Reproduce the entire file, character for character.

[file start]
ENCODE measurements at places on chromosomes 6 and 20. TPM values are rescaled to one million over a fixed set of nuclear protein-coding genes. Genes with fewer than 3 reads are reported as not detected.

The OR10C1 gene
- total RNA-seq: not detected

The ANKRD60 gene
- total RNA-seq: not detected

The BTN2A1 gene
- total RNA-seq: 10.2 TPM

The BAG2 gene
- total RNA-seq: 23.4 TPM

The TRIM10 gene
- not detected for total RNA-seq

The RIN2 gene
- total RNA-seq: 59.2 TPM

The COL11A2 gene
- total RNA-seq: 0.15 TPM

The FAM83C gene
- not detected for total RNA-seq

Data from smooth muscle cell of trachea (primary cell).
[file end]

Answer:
ENCODE measurements at places on chromosomes 6 and 20. TPM values are rescaled to one million over a fixed set of nuclear protein-coding genes. Genes with fewer than 3 reads are reported as not detected.

The OR10C1 gene
- total RNA-seq: not detected

The ANKRD60 gene
- total RNA-seq: not detected

The BTN2A1 gene
- total RNA-seq: 10.2 TPM

The BAG2 gene
- total RNA-seq: 23.4 TPM

The TRIM10 gene
- not detected for total RNA-seq

The RIN2 gene
- total RNA-seq: 59.2 TPM

The COL11A2 gene
- total RNA-seq: 0.15 TPM

The FAM83C gene
- not detected for total RNA-seq

Data from smooth muscle cell of trachea (primary cell).